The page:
WhiteWall is a trademark of the Berlin-based Avenso GmbH, which has run the photo lab as well as the online photo service WhiteWall.com since 2007. An official partner of the FEP (Federation of European Photographers), WhiteWall is valued for outstanding quality among professional and hobby photographers alike. With its LUMAS brand, Avenso GmbH has been democratizing the art market for over ten years with hand-signed limited editions by renowned artists from all around the world. All of the photographic works and products of Avenso GmbH are exclusively produced in, and shipped from, the WhiteWall photo lab in Frechen, near Cologne, Germany. For more information and print-ready images, please contact Whitewall.com on Tel.: +44 (0)20 3411 1846;  info@whitewall.com   www.WhiteWall.com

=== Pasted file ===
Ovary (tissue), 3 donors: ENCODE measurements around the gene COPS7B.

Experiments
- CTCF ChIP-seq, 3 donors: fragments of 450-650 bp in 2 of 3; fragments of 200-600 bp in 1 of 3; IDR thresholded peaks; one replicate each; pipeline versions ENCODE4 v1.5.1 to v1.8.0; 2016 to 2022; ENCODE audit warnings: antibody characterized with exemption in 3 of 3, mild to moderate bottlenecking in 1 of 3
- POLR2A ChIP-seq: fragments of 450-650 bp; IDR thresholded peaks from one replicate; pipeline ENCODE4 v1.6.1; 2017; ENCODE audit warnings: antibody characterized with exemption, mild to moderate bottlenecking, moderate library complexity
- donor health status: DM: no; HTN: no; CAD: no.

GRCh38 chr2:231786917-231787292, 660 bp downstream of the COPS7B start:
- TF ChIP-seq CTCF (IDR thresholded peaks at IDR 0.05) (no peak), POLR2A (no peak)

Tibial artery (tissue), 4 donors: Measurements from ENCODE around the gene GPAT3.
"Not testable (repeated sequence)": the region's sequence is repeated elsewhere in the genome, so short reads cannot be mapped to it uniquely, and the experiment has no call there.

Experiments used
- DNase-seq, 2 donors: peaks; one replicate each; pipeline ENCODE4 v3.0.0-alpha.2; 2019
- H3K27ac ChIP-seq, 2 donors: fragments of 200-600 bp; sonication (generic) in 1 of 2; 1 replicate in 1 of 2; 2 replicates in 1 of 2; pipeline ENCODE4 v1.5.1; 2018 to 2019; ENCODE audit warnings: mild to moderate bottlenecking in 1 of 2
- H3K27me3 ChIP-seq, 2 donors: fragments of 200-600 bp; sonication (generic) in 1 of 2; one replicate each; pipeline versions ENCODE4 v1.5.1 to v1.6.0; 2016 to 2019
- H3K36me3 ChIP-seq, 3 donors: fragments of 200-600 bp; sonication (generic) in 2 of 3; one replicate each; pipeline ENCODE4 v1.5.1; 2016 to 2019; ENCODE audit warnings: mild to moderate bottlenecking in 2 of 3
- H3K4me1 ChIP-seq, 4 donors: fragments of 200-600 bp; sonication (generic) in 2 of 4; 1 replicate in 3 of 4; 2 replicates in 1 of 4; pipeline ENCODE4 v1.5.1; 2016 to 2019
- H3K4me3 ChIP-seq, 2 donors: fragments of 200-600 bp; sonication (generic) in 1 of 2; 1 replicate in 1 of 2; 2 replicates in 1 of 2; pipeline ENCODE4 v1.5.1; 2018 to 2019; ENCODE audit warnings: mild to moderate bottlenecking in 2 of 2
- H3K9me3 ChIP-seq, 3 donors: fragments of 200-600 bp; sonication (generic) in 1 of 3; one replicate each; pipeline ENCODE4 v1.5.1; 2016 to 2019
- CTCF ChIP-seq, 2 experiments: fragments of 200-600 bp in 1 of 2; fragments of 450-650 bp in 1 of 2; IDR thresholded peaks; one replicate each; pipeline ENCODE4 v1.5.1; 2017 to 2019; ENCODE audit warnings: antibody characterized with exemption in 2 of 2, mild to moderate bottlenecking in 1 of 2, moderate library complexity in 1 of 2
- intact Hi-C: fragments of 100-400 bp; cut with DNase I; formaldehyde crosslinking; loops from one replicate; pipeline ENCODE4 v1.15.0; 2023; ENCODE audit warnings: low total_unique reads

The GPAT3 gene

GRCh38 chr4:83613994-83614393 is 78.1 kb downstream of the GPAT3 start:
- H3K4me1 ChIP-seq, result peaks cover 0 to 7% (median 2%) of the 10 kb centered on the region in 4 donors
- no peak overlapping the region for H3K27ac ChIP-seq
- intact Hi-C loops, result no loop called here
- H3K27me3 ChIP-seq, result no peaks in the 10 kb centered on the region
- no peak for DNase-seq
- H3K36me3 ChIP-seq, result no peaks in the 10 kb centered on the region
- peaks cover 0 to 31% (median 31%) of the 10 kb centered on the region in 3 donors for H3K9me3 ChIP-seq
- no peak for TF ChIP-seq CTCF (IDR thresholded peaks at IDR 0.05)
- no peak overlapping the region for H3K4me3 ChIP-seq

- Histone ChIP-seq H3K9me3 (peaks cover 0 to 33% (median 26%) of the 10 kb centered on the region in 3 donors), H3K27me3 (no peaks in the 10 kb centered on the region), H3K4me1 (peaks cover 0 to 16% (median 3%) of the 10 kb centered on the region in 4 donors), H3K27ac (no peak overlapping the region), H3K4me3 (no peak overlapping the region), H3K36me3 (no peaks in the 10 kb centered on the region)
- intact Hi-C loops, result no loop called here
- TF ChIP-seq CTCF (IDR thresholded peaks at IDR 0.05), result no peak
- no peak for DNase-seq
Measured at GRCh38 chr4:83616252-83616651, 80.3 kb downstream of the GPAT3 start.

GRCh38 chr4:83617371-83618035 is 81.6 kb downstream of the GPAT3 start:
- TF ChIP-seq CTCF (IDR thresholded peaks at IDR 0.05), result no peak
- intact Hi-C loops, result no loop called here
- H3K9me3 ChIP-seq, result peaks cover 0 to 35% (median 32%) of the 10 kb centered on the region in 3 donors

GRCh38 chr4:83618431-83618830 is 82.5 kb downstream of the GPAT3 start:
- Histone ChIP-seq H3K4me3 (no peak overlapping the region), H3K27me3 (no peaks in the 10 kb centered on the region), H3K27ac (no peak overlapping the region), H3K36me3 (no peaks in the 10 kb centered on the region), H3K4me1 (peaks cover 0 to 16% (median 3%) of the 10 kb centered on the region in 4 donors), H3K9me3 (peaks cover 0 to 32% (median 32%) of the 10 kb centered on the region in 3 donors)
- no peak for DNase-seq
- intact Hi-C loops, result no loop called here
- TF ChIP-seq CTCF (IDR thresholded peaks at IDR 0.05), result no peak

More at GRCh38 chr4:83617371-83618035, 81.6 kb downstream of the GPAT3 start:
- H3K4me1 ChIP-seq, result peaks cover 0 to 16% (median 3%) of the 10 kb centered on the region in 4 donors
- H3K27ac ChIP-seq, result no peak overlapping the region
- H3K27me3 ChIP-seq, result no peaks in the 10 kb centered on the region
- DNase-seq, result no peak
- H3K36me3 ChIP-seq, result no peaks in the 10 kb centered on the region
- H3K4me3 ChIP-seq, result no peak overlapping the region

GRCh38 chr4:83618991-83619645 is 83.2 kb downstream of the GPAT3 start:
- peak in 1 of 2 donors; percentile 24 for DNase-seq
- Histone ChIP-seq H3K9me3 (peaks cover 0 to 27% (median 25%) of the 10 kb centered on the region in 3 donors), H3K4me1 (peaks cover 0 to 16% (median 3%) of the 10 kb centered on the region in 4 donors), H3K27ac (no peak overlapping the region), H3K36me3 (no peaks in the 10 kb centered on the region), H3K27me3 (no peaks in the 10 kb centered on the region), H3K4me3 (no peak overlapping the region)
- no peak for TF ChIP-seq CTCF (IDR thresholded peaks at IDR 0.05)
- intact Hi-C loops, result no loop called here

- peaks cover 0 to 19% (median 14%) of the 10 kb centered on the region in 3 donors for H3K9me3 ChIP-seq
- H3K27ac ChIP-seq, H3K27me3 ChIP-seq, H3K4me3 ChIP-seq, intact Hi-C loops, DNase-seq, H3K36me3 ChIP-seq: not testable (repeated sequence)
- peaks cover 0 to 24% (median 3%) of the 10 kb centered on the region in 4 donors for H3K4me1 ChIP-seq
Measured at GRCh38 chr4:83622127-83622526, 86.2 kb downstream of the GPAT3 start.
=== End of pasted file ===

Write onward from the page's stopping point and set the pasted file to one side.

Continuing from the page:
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About Corinne Sweet

Corinne Sweet AHPP  is a member of AHPP (Association of Humanistic Psychology Practitioners), is supervised by Spectrum Therapy where she trained extensively in ‘Humanistic Psychology’, including in Formative Psychology and Gestalt. She has a certificate in Cognitive Behavioural Therapy (CBT) from the Centre for Stress Management, and a Diploma in Psychology from the MSc course in ‘Human Development’ ( Jungian Psychology) from Birkbeck College, University of London. Corinne trained as a Holistic Life Coach with ‘Coaching by De’Sign’. She is particularly interested in working on addiction, abuse, stress, parenting, self-esteem, money issues, performance stress and writer’s block.  

Corinne Sweet appears regularly on TV and Radio as a Psychologist Spokesperson and may be contacted via Tel: 07973 219673; corinne@corinnesweet.com   www.corinnesweet.com